"Le serveur me donne le café" would be "...the coffee".
"du", "de la", "des", "de l' " are often literally translated as "of the" or "from the". But when they are paired with a countable noun (meaning anything that you can have "some of" or "all of") they become partative articles, and they mean "some but not all" or just "some".
So this sentence can be translated to "The waiter gives me some coffee". Or, "The waiter gives me some of the coffee." In English we can drop the "some" and still arrive at the same meaning; so, "The waiter gives me coffee."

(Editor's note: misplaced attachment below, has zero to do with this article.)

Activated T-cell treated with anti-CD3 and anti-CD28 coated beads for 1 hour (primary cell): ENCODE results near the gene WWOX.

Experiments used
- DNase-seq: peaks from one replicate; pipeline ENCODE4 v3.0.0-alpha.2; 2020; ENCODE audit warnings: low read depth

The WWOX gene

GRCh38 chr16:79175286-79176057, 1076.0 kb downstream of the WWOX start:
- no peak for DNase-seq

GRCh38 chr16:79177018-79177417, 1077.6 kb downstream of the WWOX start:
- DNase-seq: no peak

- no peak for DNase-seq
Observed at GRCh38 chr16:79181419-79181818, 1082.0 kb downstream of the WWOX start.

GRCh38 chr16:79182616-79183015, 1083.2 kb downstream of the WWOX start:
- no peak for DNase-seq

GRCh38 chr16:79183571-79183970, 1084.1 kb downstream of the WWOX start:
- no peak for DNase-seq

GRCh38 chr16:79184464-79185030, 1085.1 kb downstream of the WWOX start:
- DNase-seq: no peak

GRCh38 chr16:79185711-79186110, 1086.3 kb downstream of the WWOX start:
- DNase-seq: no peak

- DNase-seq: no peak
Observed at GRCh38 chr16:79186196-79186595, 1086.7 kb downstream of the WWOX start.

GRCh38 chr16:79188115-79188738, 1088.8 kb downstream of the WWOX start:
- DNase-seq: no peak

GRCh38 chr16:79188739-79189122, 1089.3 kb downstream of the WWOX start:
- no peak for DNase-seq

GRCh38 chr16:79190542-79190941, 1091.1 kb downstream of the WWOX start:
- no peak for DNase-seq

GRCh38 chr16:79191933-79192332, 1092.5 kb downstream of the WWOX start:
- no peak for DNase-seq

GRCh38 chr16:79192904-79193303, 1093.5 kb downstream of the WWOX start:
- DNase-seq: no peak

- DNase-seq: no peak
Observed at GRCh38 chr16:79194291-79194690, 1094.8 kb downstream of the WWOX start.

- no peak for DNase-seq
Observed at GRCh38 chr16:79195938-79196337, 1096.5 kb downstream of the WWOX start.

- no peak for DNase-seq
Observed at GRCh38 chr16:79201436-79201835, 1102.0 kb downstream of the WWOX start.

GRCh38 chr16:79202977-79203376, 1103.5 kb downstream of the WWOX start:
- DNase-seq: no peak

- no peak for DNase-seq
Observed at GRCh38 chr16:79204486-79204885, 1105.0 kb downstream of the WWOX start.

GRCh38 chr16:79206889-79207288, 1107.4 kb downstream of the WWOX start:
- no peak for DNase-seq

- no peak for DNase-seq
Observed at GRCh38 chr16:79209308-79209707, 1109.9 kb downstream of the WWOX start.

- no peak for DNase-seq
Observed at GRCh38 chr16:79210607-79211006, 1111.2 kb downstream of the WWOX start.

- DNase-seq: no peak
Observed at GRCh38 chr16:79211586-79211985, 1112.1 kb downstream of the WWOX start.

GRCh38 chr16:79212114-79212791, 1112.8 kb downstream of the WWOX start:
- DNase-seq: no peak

Because of that difference, you'll see a lot of this type of translation where you'll need to add a "de" into the sentence in French:
I have apples. --> J'ai des pommes. He threw sand in her face!--> Il a jeté du sable dans son visage! There are cats in the house.--> Il y a des chats dans la maison.